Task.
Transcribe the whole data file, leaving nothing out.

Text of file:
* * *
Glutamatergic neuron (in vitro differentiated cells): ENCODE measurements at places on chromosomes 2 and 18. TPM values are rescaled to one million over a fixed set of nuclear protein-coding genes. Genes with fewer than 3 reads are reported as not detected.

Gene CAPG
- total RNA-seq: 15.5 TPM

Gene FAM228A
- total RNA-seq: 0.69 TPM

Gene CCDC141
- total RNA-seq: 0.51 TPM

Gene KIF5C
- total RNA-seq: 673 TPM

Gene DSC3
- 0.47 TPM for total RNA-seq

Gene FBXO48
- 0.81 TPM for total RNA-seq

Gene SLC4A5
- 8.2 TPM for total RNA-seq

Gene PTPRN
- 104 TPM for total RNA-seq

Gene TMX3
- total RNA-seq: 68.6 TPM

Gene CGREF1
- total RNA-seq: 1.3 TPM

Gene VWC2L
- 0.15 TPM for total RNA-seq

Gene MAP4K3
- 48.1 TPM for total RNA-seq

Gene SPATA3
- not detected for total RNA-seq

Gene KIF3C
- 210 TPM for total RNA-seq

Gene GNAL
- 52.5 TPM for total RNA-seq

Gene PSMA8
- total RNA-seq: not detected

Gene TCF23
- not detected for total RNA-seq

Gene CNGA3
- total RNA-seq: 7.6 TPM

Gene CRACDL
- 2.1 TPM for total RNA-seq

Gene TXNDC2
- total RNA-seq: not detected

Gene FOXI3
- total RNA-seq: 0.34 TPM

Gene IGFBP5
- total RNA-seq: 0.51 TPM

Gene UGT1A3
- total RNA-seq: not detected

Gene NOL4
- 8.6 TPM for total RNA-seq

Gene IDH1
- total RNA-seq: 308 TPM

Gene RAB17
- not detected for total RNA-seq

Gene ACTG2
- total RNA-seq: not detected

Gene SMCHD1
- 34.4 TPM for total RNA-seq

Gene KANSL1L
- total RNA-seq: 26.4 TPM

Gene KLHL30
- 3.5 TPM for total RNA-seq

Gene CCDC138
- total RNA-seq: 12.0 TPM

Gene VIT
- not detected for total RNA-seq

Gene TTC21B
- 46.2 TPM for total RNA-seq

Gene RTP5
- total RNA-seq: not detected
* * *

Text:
Glutamatergic neuron (in vitro differentiated cells): ENCODE measurements at places on chromosomes 2 and 18. TPM values are rescaled to one million over a fixed set of nuclear protein-coding genes. Genes with fewer than 3 reads are reported as not detected.

Gene CAPG
- total RNA-seq: 15.5 TPM

Gene FAM228A
- total RNA-seq: 0.69 TPM

Gene CCDC141
- total RNA-seq: 0.51 TPM

Gene KIF5C
- total RNA-seq: 673 TPM

Gene DSC3
- 0.47 TPM for total RNA-seq

Gene FBXO48
- 0.81 TPM for total RNA-seq

Gene SLC4A5
- 8.2 TPM for total RNA-seq

Gene PTPRN
- 104 TPM for total RNA-seq

Gene TMX3
- total RNA-seq: 68.6 TPM

Gene CGREF1
- total RNA-seq: 1.3 TPM

Gene VWC2L
- 0.15 TPM for total RNA-seq

Gene MAP4K3
- 48.1 TPM for total RNA-seq

Gene SPATA3
- not detected for total RNA-seq

Gene KIF3C
- 210 TPM for total RNA-seq

Gene GNAL
- 52.5 TPM for total RNA-seq

Gene PSMA8
- total RNA-seq: not detected

Gene TCF23
- not detected for total RNA-seq

Gene CNGA3
- total RNA-seq: 7.6 TPM

Gene CRACDL
- 2.1 TPM for total RNA-seq

Gene TXNDC2
- total RNA-seq: not detected

Gene FOXI3
- total RNA-seq: 0.34 TPM

Gene IGFBP5
- total RNA-seq: 0.51 TPM

Gene UGT1A3
- total RNA-seq: not detected

Gene NOL4
- 8.6 TPM for total RNA-seq

Gene IDH1
- total RNA-seq: 308 TPM

Gene RAB17
- not detected for total RNA-seq

Gene ACTG2
- total RNA-seq: not detected

Gene SMCHD1
- 34.4 TPM for total RNA-seq

Gene KANSL1L
- total RNA-seq: 26.4 TPM

Gene KLHL30
- 3.5 TPM for total RNA-seq

Gene CCDC138
- total RNA-seq: 12.0 TPM

Gene VIT
- not detected for total RNA-seq

Gene TTC21B
- 46.2 TPM for total RNA-seq

Gene RTP5
- total RNA-seq: not detected